New Delhi, Sept. 27: An association of doctors today sought to allay fears about radiation from mobile phones and communication towers amid signals that service providers in some cities are facing problems in establishing or maintaining towers.
The Delhi Medical Association (DMA) today said its review of medical studies suggests there is no convincing scientific evidence yet for the notion that the radio frequency signals from mobile phones or mobile communication towers can cause cancer.
“A causal relationship between cancer and mobile phone radiation has not been established so far,” Prem Aggarwal, a cardiologist and member of the DMA told a news conference.
“But the long-term effects remain unknown, and the effects on children have not been studied yet.”
The International Agency for Research on Cancer had after a large study in 2009 labelled radio frequency electromagnetic fields as “possibly carcinogenic” to humans, a classification applied when a causal association is considered credible, but when chance, bias or other factors cannot be ruled out with reasonable confidence.
The World Health Organisation has called for more research on the topic and some studies are investigating the potential health effects in children and adolescents.
India’s Science and Engineering Research Board has also invited research proposals from scientists to investigate the biological effects of radiation from mobile phone towers.
Aggarwal said the DMA decided to review medical studies on the subject after learning that some doctors had cautioned patients that keeping mobile phones in trouser pockets could cause impotence and long conversations could increase the risk of brain cancer.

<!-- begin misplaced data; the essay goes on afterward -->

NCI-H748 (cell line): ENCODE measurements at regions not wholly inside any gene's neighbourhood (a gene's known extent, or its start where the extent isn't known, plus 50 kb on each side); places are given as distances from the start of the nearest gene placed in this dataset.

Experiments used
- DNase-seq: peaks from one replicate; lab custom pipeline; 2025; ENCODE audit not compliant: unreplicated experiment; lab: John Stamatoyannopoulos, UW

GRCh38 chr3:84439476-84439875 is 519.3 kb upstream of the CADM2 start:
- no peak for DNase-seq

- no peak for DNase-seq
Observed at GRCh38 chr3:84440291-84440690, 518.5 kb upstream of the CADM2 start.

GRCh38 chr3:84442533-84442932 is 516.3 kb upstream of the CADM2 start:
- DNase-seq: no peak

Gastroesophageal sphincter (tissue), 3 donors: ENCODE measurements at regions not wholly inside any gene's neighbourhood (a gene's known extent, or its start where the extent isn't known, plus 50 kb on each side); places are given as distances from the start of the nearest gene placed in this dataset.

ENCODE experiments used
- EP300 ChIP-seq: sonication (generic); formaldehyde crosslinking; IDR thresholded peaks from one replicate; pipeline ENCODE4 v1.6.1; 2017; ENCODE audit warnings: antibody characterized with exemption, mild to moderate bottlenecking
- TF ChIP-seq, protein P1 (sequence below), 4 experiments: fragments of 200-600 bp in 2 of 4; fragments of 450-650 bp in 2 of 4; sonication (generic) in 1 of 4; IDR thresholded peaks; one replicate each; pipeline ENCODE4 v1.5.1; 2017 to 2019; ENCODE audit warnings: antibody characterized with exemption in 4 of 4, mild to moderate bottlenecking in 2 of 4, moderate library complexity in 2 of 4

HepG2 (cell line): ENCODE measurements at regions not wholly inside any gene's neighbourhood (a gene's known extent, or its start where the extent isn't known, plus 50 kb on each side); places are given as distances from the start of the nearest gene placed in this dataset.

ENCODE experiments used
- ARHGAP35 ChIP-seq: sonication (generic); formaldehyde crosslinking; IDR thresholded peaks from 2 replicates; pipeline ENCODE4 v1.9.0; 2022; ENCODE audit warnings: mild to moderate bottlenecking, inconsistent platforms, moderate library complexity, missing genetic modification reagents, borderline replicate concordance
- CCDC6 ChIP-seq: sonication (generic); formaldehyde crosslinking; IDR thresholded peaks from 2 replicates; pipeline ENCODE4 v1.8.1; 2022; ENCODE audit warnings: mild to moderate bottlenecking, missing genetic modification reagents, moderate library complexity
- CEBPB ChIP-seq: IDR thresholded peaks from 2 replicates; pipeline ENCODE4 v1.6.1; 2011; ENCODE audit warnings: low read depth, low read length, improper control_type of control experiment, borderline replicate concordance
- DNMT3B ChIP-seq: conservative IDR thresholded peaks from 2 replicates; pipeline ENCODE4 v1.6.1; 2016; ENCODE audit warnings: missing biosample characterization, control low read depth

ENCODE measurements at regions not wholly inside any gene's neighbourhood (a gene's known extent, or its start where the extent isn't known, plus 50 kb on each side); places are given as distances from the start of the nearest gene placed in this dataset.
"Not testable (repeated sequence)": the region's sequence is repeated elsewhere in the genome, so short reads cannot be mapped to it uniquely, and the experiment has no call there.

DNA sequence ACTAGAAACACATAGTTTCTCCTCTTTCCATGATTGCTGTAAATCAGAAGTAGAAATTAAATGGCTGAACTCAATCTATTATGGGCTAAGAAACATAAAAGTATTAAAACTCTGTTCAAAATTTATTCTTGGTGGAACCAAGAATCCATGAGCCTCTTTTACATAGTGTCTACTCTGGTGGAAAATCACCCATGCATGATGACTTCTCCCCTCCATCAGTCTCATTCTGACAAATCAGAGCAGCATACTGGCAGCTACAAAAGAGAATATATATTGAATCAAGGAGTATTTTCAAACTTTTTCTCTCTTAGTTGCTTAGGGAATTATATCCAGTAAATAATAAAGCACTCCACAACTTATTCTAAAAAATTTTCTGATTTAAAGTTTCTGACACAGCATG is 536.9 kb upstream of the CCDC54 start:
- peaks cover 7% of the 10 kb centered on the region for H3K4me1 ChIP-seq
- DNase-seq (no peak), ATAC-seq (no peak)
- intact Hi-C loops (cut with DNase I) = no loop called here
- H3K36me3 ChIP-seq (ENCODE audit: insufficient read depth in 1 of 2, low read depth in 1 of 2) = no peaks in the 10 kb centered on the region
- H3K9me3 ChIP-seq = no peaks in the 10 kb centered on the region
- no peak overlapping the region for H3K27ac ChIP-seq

The IARC study that pooled data from 13 countries found no increased risk of brain cancer with mobile phone use of more than 10 years.
But the study did observe an increased risk of glioma, a type of brain cancer, among those who reported the highest 10 per cent of cumulative hours of cell phone use, although there was no consistent trend linking increasing risk with greater duration of use.
“We believe that there is no consistent evidence of any harmful health effects when mobile phones and communication towers follow prescribed radiation norms,” Aggarwal said.
A technical consultant to the mobile phone industry said the radiation exposure limits set by the Indian government are lower than those in many countries, including North America or Japan. India’s current radiation power density limit is 0.45 watts per square metre, in contrast to 4.5 watts per square metre imposed by an international agency that sets guidelines for non-ionizing radiation.
India has an estimated 500,000 mobile phone towers scattered across urban and rural areas. “In some cities, mobile service providers are now finding it difficult to renew contracts for mobile towers on rooftops,” said Pamidimukkla Ramakrishna, an electronics engineer and consultant to the industry.
Under the rules, Ramakrishna said, mobile phone towers should be at least 25 metres away from any human habitation. “Sometimes, new constructions come up after the mobile tower has been erected --- this creates problems.”